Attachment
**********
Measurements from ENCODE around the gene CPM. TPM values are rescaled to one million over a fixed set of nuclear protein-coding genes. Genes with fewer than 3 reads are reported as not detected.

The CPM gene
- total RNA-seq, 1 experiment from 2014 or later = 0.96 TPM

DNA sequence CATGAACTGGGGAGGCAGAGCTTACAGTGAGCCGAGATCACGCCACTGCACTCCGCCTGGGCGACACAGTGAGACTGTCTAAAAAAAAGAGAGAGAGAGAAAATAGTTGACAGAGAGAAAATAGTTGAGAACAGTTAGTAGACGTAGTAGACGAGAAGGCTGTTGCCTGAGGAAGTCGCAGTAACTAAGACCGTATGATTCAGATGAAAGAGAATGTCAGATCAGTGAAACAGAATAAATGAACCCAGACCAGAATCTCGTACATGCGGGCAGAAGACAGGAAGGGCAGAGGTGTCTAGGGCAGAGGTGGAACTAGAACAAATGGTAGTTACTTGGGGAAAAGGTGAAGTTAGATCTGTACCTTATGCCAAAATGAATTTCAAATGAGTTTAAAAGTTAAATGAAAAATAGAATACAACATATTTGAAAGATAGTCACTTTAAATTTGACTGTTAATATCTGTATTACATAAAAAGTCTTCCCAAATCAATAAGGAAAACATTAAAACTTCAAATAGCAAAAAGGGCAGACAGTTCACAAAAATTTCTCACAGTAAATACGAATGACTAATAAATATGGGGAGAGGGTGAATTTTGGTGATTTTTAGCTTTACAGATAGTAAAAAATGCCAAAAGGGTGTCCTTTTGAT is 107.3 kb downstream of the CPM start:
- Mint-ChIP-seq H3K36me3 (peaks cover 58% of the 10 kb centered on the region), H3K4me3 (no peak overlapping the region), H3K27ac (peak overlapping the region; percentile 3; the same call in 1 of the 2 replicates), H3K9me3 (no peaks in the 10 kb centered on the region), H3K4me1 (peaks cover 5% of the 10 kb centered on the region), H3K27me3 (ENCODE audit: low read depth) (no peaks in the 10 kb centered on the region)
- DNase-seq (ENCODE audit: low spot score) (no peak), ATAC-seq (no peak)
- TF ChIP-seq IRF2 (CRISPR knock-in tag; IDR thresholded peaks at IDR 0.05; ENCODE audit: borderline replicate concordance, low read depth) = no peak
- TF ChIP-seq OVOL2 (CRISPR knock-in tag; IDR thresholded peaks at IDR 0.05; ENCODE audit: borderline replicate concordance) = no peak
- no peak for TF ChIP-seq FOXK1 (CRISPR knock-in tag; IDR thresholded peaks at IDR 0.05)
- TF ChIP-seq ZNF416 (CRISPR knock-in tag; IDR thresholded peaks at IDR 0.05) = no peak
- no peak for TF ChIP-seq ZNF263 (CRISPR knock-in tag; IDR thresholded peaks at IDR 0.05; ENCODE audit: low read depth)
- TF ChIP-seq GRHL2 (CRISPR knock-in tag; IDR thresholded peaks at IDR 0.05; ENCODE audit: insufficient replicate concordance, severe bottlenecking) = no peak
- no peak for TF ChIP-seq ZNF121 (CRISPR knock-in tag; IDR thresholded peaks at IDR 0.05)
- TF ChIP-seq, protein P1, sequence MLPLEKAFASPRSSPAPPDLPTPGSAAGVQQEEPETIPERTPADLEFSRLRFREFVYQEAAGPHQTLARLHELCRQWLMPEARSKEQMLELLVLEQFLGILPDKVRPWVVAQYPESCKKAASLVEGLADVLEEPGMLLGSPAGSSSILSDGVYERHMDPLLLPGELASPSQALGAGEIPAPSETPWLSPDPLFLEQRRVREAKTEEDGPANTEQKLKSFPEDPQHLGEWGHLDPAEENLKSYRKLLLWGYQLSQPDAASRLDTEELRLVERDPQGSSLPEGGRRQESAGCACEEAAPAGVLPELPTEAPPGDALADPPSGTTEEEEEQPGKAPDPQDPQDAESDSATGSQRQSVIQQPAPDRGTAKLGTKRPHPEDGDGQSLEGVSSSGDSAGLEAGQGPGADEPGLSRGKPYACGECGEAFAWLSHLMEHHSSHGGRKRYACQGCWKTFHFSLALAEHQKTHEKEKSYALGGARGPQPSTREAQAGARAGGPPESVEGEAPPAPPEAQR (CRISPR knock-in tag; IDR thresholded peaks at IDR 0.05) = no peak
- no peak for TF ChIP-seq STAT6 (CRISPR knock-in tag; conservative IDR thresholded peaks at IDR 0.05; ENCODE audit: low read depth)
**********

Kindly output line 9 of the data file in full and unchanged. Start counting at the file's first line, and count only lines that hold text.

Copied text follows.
- no peak for TF ChIP-seq FOXK1 (CRISPR knock-in tag; IDR thresholded peaks at IDR 0.05)